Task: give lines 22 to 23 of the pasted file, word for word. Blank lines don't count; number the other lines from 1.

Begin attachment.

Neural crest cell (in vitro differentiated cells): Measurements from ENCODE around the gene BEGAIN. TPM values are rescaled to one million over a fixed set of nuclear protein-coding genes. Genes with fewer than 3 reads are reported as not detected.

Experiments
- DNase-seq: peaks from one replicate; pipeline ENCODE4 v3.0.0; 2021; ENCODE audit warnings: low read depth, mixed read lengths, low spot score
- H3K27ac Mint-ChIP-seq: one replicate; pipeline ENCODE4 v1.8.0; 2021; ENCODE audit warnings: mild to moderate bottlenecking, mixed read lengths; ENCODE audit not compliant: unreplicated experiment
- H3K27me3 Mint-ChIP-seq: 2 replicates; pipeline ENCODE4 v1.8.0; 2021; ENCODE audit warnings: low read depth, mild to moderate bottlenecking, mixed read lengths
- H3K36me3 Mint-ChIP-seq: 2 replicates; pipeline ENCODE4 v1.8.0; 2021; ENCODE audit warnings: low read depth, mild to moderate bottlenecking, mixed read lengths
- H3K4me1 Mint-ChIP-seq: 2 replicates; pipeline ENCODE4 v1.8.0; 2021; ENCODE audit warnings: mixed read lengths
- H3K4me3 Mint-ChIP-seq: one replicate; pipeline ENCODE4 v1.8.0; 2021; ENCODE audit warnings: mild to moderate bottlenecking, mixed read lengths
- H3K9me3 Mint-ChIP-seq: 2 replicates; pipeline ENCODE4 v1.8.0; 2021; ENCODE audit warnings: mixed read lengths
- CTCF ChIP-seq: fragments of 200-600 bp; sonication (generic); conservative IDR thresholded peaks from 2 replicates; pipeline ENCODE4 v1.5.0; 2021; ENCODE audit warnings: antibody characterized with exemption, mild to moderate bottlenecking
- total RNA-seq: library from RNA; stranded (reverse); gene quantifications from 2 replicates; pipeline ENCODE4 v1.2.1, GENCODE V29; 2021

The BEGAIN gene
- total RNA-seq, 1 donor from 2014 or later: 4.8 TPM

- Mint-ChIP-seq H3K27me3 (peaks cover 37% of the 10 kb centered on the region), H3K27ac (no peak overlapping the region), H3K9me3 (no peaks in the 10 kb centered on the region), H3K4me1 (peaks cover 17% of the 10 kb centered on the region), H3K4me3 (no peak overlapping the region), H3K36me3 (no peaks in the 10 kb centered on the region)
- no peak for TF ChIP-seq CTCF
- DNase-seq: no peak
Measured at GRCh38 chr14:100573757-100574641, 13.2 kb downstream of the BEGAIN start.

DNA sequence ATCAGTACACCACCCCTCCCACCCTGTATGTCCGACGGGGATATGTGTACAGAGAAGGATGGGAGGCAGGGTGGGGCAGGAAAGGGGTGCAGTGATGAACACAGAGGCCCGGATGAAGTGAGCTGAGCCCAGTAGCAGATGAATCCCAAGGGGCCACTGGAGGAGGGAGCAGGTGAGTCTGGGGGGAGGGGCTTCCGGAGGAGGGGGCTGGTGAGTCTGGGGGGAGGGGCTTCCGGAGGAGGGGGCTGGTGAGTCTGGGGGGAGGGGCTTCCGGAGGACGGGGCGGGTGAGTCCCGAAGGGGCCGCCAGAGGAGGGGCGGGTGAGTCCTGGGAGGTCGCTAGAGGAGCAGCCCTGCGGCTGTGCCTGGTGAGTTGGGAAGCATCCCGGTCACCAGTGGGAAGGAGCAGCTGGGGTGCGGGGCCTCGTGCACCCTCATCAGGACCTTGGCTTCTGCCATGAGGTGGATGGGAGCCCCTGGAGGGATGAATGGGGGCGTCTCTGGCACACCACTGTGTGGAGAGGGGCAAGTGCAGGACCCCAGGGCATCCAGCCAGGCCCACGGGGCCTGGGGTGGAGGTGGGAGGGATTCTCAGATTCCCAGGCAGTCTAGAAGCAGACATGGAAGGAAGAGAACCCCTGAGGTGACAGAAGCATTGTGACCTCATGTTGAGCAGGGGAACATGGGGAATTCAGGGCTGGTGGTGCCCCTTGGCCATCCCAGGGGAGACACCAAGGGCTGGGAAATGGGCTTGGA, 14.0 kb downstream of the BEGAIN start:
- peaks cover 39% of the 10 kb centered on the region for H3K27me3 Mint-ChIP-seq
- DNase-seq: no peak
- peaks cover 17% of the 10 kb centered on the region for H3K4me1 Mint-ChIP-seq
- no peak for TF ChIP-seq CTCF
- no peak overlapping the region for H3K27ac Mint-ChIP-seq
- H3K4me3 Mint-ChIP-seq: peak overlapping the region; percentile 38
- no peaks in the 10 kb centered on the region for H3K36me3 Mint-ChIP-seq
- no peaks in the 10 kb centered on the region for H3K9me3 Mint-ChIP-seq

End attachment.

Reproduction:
- no peak for TF ChIP-seq CTCF
- no peak overlapping the region for H3K27ac Mint-ChIP-seq